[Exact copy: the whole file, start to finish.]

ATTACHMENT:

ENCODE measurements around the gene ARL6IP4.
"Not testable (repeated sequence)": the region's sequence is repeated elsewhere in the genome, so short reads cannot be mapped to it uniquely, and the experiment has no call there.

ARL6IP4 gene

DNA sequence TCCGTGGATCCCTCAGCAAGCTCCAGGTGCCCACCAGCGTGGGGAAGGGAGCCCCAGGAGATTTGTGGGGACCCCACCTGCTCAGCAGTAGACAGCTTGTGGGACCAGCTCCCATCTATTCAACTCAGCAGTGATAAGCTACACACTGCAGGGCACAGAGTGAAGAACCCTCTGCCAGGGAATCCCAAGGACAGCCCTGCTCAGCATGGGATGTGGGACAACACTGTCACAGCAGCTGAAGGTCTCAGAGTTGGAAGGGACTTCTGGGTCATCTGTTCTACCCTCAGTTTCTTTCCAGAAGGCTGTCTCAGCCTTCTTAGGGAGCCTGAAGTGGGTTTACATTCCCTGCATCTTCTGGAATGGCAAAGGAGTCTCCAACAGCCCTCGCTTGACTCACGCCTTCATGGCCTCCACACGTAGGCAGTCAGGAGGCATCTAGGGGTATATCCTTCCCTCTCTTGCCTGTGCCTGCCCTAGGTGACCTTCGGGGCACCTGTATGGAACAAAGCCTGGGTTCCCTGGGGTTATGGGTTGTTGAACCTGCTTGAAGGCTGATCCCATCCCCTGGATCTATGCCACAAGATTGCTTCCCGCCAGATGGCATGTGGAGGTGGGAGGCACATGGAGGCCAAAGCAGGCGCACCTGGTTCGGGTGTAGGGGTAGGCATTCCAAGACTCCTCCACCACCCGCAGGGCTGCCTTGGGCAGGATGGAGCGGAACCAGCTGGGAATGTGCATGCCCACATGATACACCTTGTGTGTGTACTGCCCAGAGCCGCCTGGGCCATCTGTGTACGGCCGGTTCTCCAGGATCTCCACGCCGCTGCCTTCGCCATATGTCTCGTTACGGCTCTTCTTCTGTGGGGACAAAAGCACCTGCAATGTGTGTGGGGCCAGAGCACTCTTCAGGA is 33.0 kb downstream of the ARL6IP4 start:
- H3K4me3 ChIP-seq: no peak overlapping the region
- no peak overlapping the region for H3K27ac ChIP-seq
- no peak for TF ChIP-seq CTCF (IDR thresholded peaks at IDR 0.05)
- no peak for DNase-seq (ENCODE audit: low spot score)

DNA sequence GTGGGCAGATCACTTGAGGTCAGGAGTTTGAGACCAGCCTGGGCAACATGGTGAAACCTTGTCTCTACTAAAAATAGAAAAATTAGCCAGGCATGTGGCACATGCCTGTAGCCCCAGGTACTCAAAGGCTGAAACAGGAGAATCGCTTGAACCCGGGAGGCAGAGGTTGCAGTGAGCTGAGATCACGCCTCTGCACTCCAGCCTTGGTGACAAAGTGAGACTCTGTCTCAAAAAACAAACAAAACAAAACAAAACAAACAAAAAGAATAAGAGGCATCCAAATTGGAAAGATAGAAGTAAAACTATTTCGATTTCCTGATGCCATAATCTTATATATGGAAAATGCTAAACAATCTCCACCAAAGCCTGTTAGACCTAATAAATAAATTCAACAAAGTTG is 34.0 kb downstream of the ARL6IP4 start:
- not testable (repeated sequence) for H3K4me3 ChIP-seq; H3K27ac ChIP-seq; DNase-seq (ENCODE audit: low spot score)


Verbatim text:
ENCODE measurements around the gene ARL6IP4.
"Not testable (repeated sequence)": the region's sequence is repeated elsewhere in the genome, so short reads cannot be mapped to it uniquely, and the experiment has no call there.

ARL6IP4 gene

DNA sequence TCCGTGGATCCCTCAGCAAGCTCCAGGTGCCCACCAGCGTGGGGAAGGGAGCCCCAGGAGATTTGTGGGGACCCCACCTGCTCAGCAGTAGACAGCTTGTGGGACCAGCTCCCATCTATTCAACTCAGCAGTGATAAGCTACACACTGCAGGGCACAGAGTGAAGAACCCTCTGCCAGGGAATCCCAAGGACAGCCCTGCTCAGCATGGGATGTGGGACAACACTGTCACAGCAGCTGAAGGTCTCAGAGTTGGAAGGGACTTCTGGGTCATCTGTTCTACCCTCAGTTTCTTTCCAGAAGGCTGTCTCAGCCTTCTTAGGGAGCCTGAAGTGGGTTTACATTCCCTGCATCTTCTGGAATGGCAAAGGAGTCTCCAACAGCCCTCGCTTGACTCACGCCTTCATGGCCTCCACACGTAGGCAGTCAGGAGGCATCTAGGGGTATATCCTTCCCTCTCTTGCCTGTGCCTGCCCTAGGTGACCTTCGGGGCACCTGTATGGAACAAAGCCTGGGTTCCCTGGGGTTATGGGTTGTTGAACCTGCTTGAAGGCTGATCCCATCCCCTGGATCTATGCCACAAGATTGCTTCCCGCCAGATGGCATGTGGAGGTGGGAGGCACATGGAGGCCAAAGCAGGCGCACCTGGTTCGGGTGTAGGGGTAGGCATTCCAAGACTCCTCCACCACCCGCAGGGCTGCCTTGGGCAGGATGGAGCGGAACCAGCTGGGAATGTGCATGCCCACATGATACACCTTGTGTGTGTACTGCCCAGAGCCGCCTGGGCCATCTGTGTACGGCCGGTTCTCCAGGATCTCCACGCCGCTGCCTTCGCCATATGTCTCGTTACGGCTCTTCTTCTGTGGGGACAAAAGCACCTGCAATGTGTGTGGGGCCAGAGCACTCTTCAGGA is 33.0 kb downstream of the ARL6IP4 start:
- H3K4me3 ChIP-seq: no peak overlapping the region
- no peak overlapping the region for H3K27ac ChIP-seq
- no peak for TF ChIP-seq CTCF (IDR thresholded peaks at IDR 0.05)
- no peak for DNase-seq (ENCODE audit: low spot score)

DNA sequence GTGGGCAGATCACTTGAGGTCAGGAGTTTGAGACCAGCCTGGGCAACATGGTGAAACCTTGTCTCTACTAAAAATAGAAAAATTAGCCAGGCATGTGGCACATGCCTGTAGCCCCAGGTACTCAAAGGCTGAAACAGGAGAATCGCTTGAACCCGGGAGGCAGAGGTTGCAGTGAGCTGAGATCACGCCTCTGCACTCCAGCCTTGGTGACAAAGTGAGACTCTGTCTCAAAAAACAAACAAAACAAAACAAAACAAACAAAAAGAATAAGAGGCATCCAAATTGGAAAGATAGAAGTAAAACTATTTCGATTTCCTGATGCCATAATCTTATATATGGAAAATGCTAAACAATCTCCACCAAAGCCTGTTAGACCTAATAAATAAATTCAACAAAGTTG is 34.0 kb downstream of the ARL6IP4 start:
- not testable (repeated sequence) for H3K4me3 ChIP-seq; H3K27ac ChIP-seq; DNase-seq (ENCODE audit: low spot score)